By Shamin Shah, June 17, 2020 – 10 minute read
Now that you have your information organized, you will need to try it out. When most people do a mock draft, they will pick their team, see if they like it or not, and move on to the next one. Rather, you should study the mock draft results, notice trends on what people are picking, what players tend to vary from ADP in order to find value, and continue to make adjustments based on your results. When it comes to mock drafts, here are some DO’s and DON’Ts you want to follow.
Mock draft in the same format of your league(s):
Make sure you draft within the same software as your league, use the same amount of people, and follow the same drafting rules. This is true for both snake and auction drafts. Any difference in format will completely throw you off.
Draft at different picks:
What I have seen from a lot of people is that they tend to pick the top most position available in the mock draft to ensure they get that top 3 RB. This obviously cannot be guaranteed in your draft as you have the same odds in getting any position. Make sure to do multiple drafts using at least every other position (eg. 2nd, 4th, 6th, 8th, 10th, 12th) in order to identify what kinds of players you can get throughout the draft.
Draft with multiple strategies:
Most drafters out there will want to go with the drafting RBs early and often strategy. If that’s the case, you will end up seeing a lot more receivers go in round 3, leaving a slew of RB value up for grabs. Now, I am not saying don’t draft 2 RBs as your first 2 picks. If you run through these strategies at the different draft positions mentioned above, you will have a good idea of what other people are doing. Try to answer the following and figure out what strategy works for you. What happens if you take 2 RBs first? What happens if you lock in that WR1 with your first pick and then draft RBs? What does your team end up looking like if you draft TE or QB early? What if you wait on those positions? This is where you can find the most value during mock drafts.
Adjust your information
As you go through each of your mock drafts, keep the results handy to do some analysis. Most drafts will send you every pick that was made. Not only are your picks important, but your fellow mock drafters picks are important as well. As discussed earlier, use this information to get a sense of what strategy others are doing in order to find opportunities to take advantage. Adjust your undervalued and overvalued lists accordingly.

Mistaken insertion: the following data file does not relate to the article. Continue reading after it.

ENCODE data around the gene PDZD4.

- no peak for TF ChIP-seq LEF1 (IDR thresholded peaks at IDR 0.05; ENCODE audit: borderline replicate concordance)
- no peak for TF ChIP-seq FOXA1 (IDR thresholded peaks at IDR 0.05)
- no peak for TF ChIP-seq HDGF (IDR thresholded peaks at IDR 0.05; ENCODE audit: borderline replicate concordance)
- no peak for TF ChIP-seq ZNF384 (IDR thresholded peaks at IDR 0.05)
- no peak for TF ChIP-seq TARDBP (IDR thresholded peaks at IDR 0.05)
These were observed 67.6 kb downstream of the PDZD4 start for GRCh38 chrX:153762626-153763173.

Pay attention to player notes:
As you are mock drafting, most sites will have player notes available. Take a look at those to identify injuries, timeshare information, and any other information that may be relevant. These likely have the latest information for each player, which is something you would otherwise have to look up one by one.
Quit mock drafts after the first few rounds:
I see many people in the draft who will draft their starters and then leave, letting the bot get the rest of their team. This will not only mess up the mock draft for others (as your team will suddenly take a defense and a kicker next), but it won’t help you find that value you need to win a league. WIth bye weeks, injuries, timeshares, rookie impact, and possible COVID related occurrences, drafting a deep team is more important than ever,
Take Auction values to heart:
There are a few trends with auction mock drafts and auction draft values. Auction values that you find online never equate to what happens in drafts. This is because the values that experts share are what they actually think the players are worth and should be drafted for. However, people will tend to pay much more than what the experts think, and much more than what the mock draft application will suggest. Some people go into the draft thinking they won’t spend more than X for a player. These are the folks that end up with $ left over. What really happens are top heavy drafts (where you have to pay much more than expected for top RBs and WRs), and tons of value later in drafts (where you can end up paying $1 for someone who would go in the 7th or 8th round in snake drafts).